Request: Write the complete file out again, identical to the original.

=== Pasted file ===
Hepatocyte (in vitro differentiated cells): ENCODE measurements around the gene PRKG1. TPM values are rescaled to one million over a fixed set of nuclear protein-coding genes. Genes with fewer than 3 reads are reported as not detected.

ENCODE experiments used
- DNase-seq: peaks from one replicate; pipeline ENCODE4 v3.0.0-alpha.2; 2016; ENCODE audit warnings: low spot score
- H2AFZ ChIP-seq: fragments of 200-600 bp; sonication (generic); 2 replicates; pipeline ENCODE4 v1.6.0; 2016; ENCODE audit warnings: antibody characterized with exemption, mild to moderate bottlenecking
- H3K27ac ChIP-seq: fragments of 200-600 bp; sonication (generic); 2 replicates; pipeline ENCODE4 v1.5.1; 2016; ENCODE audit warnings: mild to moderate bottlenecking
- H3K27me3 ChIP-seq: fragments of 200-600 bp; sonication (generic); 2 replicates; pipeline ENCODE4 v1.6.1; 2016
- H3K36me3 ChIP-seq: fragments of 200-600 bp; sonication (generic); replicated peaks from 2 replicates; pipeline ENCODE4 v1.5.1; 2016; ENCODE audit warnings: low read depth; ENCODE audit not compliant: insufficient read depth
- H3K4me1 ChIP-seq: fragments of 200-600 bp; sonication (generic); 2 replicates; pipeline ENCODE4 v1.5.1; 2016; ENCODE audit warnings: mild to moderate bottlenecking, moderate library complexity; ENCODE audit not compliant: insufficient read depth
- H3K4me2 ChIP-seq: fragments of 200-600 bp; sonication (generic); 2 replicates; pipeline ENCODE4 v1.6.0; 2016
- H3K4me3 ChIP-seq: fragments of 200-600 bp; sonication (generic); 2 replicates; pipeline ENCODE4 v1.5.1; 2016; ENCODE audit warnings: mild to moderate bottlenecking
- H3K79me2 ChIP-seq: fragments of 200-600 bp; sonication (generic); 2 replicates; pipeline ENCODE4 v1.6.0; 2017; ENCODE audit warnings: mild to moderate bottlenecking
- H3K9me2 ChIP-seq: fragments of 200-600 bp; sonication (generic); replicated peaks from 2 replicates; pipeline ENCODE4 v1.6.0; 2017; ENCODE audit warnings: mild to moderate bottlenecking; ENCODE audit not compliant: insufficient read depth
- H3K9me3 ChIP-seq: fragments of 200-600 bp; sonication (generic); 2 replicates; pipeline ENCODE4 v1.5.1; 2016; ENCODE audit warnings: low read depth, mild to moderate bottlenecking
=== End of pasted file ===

Hepatocyte (in vitro differentiated cells): ENCODE measurements around the gene PRKG1. TPM values are rescaled to one million over a fixed set of nuclear protein-coding genes. Genes with fewer than 3 reads are reported as not detected.

ENCODE experiments used
- DNase-seq: peaks from one replicate; pipeline ENCODE4 v3.0.0-alpha.2; 2016; ENCODE audit warnings: low spot score
- H2AFZ ChIP-seq: fragments of 200-600 bp; sonication (generic); 2 replicates; pipeline ENCODE4 v1.6.0; 2016; ENCODE audit warnings: antibody characterized with exemption, mild to moderate bottlenecking
- H3K27ac ChIP-seq: fragments of 200-600 bp; sonication (generic); 2 replicates; pipeline ENCODE4 v1.5.1; 2016; ENCODE audit warnings: mild to moderate bottlenecking
- H3K27me3 ChIP-seq: fragments of 200-600 bp; sonication (generic); 2 replicates; pipeline ENCODE4 v1.6.1; 2016
- H3K36me3 ChIP-seq: fragments of 200-600 bp; sonication (generic); replicated peaks from 2 replicates; pipeline ENCODE4 v1.5.1; 2016; ENCODE audit warnings: low read depth; ENCODE audit not compliant: insufficient read depth
- H3K4me1 ChIP-seq: fragments of 200-600 bp; sonication (generic); 2 replicates; pipeline ENCODE4 v1.5.1; 2016; ENCODE audit warnings: mild to moderate bottlenecking, moderate library complexity; ENCODE audit not compliant: insufficient read depth
- H3K4me2 ChIP-seq: fragments of 200-600 bp; sonication (generic); 2 replicates; pipeline ENCODE4 v1.6.0; 2016
- H3K4me3 ChIP-seq: fragments of 200-600 bp; sonication (generic); 2 replicates; pipeline ENCODE4 v1.5.1; 2016; ENCODE audit warnings: mild to moderate bottlenecking
- H3K79me2 ChIP-seq: fragments of 200-600 bp; sonication (generic); 2 replicates; pipeline ENCODE4 v1.6.0; 2017; ENCODE audit warnings: mild to moderate bottlenecking
- H3K9me2 ChIP-seq: fragments of 200-600 bp; sonication (generic); replicated peaks from 2 replicates; pipeline ENCODE4 v1.6.0; 2017; ENCODE audit warnings: mild to moderate bottlenecking; ENCODE audit not compliant: insufficient read depth
- H3K9me3 ChIP-seq: fragments of 200-600 bp; sonication (generic); 2 replicates; pipeline ENCODE4 v1.5.1; 2016; ENCODE audit warnings: low read depth, mild to moderate bottlenecking